Social vulnerability as a complex/hidden concept
Social vulnerability “is often hidden, complex and nested in various human aspects and contingencies bound to different levels of society” [19, 22]. According to Mavhura et al., our understanding of social vulnerability is hidden in dynamic contextual conditions and is revealed after disasters [21], when specific demographic groups such as the poor, the elderly, and minorities show different patterns of pain and suffering [26].
Social vulnerability as a concept derived from demographic factors
Social vulnerability “has a complex characteristic produced by a combination of factors derived especially (but not entirely) from class, gender and ethnicity” [22]. According to Singh et al. at the community level, some people are more vulnerable than others to haz
ards, loss of property, and pain. Key characteristics of these variations of impact include class, caste, ethnicity, gender, disability, and age [22, 27]. These characteristics together cause vulnerability and exacerbate the problem and its consequences [28].
Factors affecting the social vulnerability to natural disasters in older people
The first factor that affects the social vulnerability of older people is “individual characteristics”. The individual characteristics have a greater impact on the effects of natural disasters and increase the vulnerability. Having chronic illness, vision problems, hearing and motor problems, loneliness, and dependence on children are characteristics that make a person more vulnerable at the old age. Elderly people, especially those with poor health or poor socioeconomic status, are more vulnerable to natural disasters, especially to those with rapid onset. The elderly’s physical problems expose them to vulnerabilities during all stages of a disaster [8]. Extensive communications and strong social networks, by providing the necessary information, help people to be well prepared for disasters [8, 19, 29].
Most elderly people live alone; “Living alone increases the risk of social isolation, which may, in turn, be associated with poorer mental and physical health, and leads to problems in escape and recovery from emergency situations” [6]. The influence of race and class on producing social inequalities has a long history. For example, in response to Hurricane Katrina, many ethnic and racial minorities in the US experienced high vulnerabilities because of social inequalities [24]. The effect of gender on social vulnerability is undeniable. Women are more vulnerable than men; “women are more likely than men to hold low-status jobs in the service industry, which often disappear after a disaster strikes” [30].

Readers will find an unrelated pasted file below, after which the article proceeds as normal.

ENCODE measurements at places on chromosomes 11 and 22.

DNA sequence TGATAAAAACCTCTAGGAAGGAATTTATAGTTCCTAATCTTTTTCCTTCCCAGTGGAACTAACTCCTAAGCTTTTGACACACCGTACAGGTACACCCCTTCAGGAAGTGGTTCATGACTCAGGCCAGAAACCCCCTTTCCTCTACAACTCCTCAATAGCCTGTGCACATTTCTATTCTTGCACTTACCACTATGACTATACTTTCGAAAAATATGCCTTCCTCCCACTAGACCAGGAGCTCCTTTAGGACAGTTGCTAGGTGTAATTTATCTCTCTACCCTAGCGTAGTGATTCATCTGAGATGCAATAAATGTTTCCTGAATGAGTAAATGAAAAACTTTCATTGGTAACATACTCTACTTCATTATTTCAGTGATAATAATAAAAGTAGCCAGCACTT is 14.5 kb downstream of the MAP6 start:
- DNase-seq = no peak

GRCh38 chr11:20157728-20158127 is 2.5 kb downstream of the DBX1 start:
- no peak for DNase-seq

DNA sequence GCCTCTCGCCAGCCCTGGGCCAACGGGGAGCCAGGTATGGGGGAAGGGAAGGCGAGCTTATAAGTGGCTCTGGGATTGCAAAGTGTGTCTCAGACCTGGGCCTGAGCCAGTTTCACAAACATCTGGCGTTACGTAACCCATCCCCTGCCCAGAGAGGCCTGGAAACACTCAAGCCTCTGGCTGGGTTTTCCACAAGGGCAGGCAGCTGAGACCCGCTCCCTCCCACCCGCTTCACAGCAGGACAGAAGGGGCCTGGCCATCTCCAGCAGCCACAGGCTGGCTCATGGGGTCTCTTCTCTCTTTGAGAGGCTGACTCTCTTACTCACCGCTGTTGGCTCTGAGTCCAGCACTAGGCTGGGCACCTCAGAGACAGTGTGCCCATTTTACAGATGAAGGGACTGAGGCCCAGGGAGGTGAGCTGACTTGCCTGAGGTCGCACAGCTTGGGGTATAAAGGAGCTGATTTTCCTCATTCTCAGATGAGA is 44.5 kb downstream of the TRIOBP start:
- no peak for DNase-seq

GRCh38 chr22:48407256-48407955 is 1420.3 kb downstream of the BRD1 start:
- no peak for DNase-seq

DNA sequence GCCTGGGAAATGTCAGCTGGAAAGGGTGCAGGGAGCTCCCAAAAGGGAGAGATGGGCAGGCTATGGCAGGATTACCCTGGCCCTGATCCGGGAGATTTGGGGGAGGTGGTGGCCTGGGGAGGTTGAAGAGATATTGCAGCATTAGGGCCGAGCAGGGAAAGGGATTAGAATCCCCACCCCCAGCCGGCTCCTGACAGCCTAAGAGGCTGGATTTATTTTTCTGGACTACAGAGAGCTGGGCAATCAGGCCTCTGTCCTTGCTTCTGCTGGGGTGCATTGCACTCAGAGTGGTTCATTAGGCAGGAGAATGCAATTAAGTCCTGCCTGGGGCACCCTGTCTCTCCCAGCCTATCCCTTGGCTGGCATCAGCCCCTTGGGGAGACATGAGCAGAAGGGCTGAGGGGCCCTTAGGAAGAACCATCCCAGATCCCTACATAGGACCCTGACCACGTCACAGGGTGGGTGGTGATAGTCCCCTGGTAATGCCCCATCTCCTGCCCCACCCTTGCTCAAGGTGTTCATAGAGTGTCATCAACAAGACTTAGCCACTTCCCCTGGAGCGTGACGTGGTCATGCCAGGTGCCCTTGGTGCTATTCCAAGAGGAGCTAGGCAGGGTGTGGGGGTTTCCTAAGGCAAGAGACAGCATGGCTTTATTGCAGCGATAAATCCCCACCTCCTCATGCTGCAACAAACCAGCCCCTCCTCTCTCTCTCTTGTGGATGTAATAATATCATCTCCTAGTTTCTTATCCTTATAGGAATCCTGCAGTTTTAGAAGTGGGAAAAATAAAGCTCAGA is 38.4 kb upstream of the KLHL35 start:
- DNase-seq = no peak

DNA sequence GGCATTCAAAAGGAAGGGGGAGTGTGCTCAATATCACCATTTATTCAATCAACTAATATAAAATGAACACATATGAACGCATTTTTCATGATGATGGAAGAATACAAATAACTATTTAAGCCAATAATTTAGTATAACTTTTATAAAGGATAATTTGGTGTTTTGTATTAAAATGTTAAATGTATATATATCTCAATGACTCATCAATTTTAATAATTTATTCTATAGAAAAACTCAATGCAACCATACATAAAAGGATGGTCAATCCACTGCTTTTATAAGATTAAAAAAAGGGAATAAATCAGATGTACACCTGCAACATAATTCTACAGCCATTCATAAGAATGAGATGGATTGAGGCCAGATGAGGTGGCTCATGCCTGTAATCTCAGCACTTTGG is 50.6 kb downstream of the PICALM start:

The second effective factor is “financial situation.” Marshall Jr and Mathews [31] argued that, regarding the poor financial situation of the elderly in comparison with the general population, events such as natural disasters have more effects on older people. According to Chau et al. [6], living alone may be further exacerbated by financial difficulties (poverty) which can limit one’s ability to access resources. Poor older people may not be able to afford fuel, food, clothing, or transportation.
The higher the percentage of poor older people, the higher would be the social vulnerability [6]. The concept of vulnerability is deeply rooted in natural hazards and poverty [32]. Lack of financial resources after a natural disaster make the elderly more vulnerable than others [33]. In general, poor people are more vulnerable than rich people; “Poor people have less money to spend on preventative measures, emergency supplies, and recovery efforts” [24].
The third factor is “place of residence”. “Vulnerabilities vary geographically, over time, space and among different social groups” [21]. Therefore, it is necessary to understand the spatial effects of natural disasters and social conditions that lead to different outcomes [22]. According to Cutter et al. [24], poor people are more likely to live in substandard housing, which can be a major disadvantage when disasters occur, and during disasters, are less likely to have access to critical resources and lifelines, such as communications and transportation.
The final influential factor is “culture”. Culture and its components can improve or reduce vulnerability and its various dimensions. For this reason, understanding of disaster based on cultural background is necessary and evident [34]. Indigenous beliefs, customs, and lifestyles refer to the cultural aspect [19]. In this regard, results of Jogia et al. [35] showed that culture and its components not only do not impede the disaster risk reduction, but also play an important role as a facilitator in reducing disaster risk. However, sometimes it can increase the vulnerability. That is why those plans that are sensitive to the cultural differences of communities affected by natural disasters, are very effective in preventing, preparing, and evaluating vulnerabilities of the people [35].